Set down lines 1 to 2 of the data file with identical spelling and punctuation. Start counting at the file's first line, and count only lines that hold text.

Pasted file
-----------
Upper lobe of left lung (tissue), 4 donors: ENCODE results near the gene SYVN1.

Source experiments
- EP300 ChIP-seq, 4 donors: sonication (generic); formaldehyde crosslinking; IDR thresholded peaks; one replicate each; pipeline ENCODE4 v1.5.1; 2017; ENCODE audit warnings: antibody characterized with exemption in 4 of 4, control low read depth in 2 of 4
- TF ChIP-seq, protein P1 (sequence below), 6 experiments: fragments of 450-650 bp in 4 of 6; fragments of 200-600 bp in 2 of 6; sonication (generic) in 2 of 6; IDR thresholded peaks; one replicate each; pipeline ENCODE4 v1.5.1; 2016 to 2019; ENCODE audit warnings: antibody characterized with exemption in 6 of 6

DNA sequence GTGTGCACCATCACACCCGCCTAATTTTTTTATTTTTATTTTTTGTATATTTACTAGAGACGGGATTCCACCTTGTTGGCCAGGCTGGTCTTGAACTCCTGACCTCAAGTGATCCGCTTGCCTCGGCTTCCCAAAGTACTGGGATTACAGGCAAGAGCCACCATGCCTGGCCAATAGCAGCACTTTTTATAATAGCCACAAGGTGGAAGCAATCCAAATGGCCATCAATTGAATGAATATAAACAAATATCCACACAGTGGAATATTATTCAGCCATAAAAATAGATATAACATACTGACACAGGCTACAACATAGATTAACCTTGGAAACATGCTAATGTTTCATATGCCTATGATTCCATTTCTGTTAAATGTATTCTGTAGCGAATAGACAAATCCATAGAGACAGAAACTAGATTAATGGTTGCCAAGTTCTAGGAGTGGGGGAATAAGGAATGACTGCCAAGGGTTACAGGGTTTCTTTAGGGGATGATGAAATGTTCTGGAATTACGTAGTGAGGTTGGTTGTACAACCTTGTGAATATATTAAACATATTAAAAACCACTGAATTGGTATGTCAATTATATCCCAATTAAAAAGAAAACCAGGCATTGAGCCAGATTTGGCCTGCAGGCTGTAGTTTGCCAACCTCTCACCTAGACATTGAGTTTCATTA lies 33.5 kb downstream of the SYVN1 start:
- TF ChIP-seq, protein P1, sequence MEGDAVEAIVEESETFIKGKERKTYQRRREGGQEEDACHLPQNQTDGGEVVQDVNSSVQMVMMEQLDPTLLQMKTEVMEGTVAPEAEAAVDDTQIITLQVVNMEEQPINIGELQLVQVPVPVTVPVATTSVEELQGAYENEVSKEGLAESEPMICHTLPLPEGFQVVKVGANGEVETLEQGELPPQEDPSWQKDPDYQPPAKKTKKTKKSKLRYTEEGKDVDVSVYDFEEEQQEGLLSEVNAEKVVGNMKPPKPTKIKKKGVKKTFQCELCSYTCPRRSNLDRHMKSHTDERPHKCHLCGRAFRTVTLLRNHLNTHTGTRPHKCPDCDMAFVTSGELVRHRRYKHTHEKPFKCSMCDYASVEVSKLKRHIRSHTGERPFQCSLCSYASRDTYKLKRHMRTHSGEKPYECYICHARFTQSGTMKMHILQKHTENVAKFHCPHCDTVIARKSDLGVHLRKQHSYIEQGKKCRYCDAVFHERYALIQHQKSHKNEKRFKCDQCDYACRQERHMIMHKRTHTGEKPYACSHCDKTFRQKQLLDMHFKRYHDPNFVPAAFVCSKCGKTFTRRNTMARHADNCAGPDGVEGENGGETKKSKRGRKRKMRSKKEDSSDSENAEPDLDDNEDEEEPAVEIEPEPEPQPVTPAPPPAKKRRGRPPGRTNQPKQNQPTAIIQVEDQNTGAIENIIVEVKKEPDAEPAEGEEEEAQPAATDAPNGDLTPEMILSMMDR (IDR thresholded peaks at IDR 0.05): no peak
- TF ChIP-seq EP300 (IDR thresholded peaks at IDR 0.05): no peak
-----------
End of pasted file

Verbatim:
Upper lobe of left lung (tissue), 4 donors: ENCODE results near the gene SYVN1.

Source experiments